Chih-chung Cheng participating in Phillip Zarrilli’s workshop for Taipei Arts Festival

On our first day Phillip begins an intensive workshop in his approach to psychophysical acting using Asian martial arts with a mixture of students and professional actors including the cast of The 9 Fridas. Last night we saw the Well Spring theatre, where we will perform, and met with the company and design team to discuss the set and costumes.

Phillip Zarrilli, Ys Lee, YY Lim, Cordelia Yang, Faye Leong and Alex Cheung

Phillip Zarrilli, Ys Lee, YY Lim, Cordelia Yang, Faye Leong and Alex Cheung

After all our skype interventions – conversations and even the first reading of the play in Mandarin – it’s great to finally meet Alex Cheung and Faye Leong, co-artistic directors of Mobius Strip Theatre Company in person. We’re all excited to be finally together, training together and beginning this intensive creative process together.

Phillip Zarrilli, Alex Cheung and Faye Leong, co-artistic directors of Mobius Strip Theatre, Taipei

Phillip Zarrilli, Alex Cheung and Faye Leong, co-artistic directors of Mobius Strip Theatre, Taipei

l’m grinning my head off. No wonder everyone is smiling at me.

The 9 Fridas – Frida Kahlo in Taipei

Original illustration  for Möbius strip Theatre's new play + "The 9 Fridas ( 九面芙烈達 )" Salt Tse-Ying Chiang (江則穎) http://salt-c-art.com/The-9-Fridas

Original illustration
for Möbius strip Theatre’s new play
+ “The 9 Fridas ( 九面芙烈達 )” Salt Tse-Ying Chiang (江則穎)
http://salt-c-art.com/The-9-Fridas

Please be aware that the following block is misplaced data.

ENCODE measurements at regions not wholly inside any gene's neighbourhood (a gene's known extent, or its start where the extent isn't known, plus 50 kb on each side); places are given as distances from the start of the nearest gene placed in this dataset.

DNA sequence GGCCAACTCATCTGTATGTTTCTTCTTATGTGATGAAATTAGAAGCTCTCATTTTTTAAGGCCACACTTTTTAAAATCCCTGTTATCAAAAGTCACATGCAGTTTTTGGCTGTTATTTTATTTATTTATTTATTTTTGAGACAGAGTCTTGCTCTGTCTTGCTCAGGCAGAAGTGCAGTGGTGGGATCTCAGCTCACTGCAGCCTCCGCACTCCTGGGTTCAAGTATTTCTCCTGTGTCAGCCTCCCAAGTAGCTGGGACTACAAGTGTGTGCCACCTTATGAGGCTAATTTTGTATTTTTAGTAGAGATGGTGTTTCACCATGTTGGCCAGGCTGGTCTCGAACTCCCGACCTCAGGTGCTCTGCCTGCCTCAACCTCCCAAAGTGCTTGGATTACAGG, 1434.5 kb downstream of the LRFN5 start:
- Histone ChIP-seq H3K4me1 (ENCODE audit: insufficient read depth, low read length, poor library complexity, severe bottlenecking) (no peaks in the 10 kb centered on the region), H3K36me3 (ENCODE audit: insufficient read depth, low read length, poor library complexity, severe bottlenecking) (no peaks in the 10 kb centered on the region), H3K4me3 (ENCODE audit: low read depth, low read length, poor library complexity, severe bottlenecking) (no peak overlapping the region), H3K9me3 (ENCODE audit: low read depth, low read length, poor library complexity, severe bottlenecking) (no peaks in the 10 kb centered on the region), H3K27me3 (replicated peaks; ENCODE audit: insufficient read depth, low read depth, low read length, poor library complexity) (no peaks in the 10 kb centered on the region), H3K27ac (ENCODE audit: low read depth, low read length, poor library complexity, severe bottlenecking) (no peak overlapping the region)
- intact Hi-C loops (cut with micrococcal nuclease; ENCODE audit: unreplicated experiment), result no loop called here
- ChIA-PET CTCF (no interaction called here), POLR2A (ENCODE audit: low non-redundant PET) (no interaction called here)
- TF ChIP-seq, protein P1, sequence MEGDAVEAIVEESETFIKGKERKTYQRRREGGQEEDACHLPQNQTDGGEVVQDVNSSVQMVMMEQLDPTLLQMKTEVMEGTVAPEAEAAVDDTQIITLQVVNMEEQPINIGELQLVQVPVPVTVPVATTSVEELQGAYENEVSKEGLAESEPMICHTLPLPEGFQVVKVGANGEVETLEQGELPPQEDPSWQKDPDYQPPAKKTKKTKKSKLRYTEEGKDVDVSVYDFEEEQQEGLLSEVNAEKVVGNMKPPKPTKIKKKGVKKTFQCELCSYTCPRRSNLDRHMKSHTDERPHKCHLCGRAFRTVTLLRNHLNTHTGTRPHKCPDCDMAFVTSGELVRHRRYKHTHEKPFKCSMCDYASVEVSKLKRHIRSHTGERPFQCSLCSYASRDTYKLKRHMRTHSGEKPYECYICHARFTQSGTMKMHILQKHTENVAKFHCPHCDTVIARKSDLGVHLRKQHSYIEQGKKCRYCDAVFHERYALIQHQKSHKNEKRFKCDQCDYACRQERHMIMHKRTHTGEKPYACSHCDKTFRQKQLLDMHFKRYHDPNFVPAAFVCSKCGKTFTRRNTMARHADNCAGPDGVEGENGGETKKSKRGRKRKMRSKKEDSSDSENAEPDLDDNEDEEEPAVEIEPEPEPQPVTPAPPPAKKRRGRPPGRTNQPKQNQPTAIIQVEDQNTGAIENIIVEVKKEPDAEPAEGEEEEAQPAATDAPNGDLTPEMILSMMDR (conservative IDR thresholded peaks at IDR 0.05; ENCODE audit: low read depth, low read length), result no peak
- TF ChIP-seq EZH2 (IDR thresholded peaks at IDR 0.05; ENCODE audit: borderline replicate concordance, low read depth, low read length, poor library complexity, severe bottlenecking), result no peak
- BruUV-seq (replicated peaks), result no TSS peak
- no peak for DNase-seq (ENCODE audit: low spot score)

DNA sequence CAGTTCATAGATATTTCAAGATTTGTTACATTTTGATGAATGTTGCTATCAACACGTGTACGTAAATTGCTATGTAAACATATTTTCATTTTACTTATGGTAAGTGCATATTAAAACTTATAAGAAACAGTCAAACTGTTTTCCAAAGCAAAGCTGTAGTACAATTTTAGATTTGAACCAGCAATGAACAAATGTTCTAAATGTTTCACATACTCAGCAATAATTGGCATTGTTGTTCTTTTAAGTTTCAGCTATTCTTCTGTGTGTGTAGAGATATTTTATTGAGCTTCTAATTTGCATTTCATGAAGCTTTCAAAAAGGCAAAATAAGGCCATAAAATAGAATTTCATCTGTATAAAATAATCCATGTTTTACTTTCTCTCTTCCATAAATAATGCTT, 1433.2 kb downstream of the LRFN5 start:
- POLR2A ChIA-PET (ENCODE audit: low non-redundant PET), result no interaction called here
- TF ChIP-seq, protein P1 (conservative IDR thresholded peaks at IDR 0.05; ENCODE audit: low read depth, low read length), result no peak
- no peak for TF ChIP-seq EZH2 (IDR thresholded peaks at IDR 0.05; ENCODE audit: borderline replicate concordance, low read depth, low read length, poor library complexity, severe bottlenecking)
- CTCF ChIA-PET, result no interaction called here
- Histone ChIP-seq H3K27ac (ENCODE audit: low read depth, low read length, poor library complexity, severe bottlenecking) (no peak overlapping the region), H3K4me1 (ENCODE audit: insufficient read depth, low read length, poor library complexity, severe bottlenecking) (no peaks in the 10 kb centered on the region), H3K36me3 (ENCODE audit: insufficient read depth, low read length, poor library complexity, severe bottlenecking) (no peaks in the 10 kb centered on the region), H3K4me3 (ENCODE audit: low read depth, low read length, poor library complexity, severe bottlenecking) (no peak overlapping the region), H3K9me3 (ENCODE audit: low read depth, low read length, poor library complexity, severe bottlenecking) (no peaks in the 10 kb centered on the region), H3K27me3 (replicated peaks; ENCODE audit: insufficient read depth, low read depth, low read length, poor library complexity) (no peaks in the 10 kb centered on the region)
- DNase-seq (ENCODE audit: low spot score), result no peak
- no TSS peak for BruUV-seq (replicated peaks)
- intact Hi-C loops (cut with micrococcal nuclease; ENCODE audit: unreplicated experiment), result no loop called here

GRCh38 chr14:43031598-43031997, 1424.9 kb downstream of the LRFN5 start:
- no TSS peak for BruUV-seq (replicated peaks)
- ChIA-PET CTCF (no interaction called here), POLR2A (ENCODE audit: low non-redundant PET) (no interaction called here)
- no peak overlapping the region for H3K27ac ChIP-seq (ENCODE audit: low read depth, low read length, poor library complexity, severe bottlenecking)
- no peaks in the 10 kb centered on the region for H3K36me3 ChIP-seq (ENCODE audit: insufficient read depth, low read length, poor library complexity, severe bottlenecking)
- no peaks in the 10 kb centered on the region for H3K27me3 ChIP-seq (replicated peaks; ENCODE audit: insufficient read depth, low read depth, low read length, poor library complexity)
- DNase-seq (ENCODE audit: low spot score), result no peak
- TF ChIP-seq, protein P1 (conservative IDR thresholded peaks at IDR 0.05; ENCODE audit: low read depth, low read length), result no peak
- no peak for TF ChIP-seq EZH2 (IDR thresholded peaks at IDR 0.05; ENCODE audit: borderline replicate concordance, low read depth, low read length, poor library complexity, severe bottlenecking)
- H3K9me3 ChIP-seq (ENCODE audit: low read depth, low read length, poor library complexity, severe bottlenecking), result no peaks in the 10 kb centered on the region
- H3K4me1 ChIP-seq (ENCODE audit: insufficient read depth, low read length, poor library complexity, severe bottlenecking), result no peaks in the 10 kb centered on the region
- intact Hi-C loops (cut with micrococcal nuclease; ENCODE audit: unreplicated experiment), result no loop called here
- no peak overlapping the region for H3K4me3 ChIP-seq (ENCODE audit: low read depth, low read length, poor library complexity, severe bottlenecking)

I’m really excited to see the publicity for my performance text ‘the 9 fridas’, to be produced by Mobius Strip Theatre Company for the 2014 Taipei international arts festival. I love the original artwork by Salt Tse-Ying Chiang, commissioned by the company for the production image, and the publicity trailer is beautiful:

http://eng.taipeifestival.org.tw/FilmContent.aspx?ID=421

This process is magical and exciting. A script I wrote, which previously only existed in my head, is now forming slowly into other manifestations, its visuals being shaped and determined by someone else’s imagination (but informed by my script) across in Taiwan.

I wrote a post some time ago about how director Phillip Zarrilli and I sat in an office in Berlin, listening in via skype to the first read-through in Taipei of the translation into Mandarin. The sense of the collaboration germinating was palpable. Now it continues to grow and evolve, taking form. The costume designs and set are taking shape and I can’t wait to get to Taipei later in the Summer to begin the rehearsals…